National Portrait Gallery
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The 11,000 portraits in the National Portrait Gallery’s primary collection highlight influential figures in British history, alongside the art of portraiture across all media.
Founded in 1856, the National Portrait Gallery was originally confined to a Georgian house in Westminster. Now, the gallery’s primary collection spans 11,000 portraits, including around 4,000 paintings, sculptures and miniatures. Together, these works of art reveal the story of Britain, through portraits of the people who’ve shaped the country’s history and culture, from the 8th century to today.
With a chronological hang, the galleries begin with celebrated Tudor paintings, including iconic portraits of Anne Boleyn and Queen Elizabeth I. These images are so widely recognised that they have become ingrained in our cultural imagination of the period. The collection captures some of the most influential people over history, from the Victorian and Edwardian eras through to 20th-century figures such as Emmeline Pankhurst, LS Lowry and Virginia Woolf.
The representation of contemporary Britain continues to evolve through new commissions and acquisitions, increasing the number of female sitters from 35 to 48 per cent. Some of the most famous faces today are on display, from Marcus Rashford to the Princess of Wales.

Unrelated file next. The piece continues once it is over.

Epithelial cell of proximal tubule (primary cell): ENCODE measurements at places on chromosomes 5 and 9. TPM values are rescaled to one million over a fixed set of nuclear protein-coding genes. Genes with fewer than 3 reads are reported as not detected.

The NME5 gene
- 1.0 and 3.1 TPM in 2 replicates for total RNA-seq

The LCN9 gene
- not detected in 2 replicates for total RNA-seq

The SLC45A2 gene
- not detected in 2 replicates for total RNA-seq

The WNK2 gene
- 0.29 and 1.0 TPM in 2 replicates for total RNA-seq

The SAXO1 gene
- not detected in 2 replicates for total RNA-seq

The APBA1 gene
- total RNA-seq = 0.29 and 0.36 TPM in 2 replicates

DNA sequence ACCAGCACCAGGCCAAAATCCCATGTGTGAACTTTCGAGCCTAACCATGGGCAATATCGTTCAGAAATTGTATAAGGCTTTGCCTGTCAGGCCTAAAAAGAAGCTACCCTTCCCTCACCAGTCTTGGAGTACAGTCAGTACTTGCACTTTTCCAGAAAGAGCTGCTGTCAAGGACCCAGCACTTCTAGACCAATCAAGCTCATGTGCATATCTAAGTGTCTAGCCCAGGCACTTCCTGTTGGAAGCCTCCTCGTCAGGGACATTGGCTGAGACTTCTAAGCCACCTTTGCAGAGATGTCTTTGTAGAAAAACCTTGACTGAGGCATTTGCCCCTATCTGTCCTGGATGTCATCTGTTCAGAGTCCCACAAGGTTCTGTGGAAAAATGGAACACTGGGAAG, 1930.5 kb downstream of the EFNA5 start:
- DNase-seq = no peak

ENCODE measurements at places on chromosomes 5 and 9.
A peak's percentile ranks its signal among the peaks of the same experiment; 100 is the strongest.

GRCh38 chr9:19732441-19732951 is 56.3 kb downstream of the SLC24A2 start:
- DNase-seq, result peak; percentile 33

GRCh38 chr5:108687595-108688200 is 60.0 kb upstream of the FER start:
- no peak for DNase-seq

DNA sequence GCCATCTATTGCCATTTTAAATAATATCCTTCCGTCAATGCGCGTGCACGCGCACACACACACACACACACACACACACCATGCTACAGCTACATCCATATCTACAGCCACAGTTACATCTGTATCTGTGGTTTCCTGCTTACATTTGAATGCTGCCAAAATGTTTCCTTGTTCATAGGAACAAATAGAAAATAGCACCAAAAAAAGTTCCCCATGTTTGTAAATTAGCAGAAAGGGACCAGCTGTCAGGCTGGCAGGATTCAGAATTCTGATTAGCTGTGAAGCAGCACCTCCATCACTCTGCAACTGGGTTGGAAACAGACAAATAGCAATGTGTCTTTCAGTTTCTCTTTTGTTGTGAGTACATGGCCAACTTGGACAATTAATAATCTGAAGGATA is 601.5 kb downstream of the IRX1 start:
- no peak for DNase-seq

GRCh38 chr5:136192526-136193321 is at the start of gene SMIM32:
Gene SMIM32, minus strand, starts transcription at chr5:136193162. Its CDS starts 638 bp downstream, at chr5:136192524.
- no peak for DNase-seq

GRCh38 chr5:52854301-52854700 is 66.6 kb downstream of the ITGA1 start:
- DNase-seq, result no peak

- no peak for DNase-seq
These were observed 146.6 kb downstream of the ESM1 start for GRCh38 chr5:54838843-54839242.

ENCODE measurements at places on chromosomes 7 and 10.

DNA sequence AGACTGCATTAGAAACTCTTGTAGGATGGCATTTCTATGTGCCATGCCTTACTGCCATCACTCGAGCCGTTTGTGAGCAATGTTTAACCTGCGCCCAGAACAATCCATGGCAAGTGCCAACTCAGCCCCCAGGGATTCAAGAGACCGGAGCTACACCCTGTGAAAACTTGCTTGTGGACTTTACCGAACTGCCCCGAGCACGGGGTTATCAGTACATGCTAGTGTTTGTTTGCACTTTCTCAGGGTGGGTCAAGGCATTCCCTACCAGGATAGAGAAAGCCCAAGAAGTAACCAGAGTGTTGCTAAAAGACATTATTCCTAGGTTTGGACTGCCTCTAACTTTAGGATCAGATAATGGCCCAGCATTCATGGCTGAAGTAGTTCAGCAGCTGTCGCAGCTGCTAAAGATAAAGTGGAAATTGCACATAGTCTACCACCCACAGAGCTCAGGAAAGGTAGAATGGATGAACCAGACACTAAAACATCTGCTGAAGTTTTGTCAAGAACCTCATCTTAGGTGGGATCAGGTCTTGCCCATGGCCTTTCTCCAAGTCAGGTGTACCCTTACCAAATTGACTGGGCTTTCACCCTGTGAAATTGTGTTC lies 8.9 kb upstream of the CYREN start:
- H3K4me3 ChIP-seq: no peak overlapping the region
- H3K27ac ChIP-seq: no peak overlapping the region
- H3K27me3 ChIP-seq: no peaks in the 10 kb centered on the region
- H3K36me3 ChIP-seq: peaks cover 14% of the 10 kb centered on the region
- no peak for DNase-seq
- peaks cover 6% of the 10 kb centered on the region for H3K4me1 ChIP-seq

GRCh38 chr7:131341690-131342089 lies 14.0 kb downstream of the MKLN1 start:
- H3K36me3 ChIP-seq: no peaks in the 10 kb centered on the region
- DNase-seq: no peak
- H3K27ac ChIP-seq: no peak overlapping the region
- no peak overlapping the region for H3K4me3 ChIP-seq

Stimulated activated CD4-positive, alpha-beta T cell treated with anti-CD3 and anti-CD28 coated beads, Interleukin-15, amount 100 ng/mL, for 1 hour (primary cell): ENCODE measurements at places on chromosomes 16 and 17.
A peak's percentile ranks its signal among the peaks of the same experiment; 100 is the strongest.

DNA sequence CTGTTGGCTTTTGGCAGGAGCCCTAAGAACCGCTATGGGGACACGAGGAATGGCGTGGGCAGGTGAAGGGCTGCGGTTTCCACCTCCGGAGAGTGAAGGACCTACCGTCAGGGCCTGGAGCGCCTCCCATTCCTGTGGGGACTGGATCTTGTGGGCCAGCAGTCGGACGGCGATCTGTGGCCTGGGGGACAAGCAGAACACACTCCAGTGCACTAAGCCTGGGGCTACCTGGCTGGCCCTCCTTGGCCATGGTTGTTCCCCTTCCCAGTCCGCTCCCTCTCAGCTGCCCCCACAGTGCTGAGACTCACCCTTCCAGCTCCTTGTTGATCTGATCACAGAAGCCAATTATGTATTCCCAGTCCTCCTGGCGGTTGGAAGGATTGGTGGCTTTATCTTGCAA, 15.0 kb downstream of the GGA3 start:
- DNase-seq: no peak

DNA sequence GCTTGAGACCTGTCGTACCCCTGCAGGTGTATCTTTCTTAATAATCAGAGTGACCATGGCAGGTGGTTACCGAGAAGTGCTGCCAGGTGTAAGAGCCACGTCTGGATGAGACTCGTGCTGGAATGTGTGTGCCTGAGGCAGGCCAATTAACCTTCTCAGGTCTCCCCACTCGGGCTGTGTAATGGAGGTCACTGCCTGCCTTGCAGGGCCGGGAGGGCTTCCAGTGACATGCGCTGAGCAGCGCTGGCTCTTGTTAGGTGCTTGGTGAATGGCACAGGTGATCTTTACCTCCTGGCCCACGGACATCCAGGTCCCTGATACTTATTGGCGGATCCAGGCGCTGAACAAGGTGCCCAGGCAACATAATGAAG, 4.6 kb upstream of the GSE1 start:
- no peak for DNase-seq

Following the closing of its doors in spring 2020 for a major redevelopment project, the Gallery reopens to the public in June 2023, including a new entrance, a redisplay of the collection and the opening of the East Wing. The recent joint acquisition with the Getty Museum, supported by Art Fund, of Joshua Reynolds’ Portrait of Mai (Omai) will also be on display.
Why you should go
Renowned portraits of famous British figures
A chance to see Joshua Reynolds’ Portrait of Mai (Omai), which has been saved for the public with the support of Art Fund's largest ever grant
Special exhibitions highlighting portraits across artists’ careers